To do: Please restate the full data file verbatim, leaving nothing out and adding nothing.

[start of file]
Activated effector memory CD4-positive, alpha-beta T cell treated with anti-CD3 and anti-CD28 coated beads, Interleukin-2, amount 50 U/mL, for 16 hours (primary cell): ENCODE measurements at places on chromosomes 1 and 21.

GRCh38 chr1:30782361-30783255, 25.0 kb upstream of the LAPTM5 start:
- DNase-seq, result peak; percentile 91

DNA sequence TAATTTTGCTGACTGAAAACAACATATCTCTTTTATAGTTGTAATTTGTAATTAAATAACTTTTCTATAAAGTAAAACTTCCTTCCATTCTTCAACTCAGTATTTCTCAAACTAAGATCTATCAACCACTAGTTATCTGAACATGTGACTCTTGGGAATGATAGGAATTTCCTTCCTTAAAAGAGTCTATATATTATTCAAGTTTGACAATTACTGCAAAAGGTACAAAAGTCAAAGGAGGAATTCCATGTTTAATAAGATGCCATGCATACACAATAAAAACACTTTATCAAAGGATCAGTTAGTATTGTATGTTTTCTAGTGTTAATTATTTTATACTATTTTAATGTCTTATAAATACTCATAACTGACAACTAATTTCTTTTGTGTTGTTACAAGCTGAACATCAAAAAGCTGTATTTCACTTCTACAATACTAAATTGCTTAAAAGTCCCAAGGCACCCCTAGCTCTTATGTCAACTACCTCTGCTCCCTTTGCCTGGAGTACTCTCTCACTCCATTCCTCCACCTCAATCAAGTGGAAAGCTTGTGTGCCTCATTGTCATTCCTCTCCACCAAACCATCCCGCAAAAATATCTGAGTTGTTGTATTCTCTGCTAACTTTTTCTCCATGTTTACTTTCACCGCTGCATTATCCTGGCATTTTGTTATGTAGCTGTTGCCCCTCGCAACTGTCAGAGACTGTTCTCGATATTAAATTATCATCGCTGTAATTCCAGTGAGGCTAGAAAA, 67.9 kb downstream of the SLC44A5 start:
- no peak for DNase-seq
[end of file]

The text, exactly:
Activated effector memory CD4-positive, alpha-beta T cell treated with anti-CD3 and anti-CD28 coated beads, Interleukin-2, amount 50 U/mL, for 16 hours (primary cell): ENCODE measurements at places on chromosomes 1 and 21.

GRCh38 chr1:30782361-30783255, 25.0 kb upstream of the LAPTM5 start:
- DNase-seq, result peak; percentile 91

DNA sequence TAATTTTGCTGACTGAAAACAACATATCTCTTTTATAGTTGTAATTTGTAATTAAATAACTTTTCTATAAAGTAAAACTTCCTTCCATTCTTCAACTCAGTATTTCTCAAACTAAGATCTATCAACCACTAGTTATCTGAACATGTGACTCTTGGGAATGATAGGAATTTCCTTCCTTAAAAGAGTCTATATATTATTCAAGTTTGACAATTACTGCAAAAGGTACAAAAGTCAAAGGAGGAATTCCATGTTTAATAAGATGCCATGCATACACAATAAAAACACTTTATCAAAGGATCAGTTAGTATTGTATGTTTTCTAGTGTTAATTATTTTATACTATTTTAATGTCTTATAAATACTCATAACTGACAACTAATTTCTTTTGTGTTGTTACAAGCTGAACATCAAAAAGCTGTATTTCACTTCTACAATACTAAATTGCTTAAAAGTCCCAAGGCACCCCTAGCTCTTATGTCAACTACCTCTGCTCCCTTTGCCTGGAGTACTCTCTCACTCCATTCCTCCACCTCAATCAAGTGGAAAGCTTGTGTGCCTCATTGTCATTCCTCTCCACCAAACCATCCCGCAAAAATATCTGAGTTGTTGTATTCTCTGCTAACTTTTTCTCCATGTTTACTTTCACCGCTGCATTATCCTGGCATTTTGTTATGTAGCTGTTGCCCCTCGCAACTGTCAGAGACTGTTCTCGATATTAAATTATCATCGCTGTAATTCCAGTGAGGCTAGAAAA, 67.9 kb downstream of the SLC44A5 start:
- no peak for DNase-seq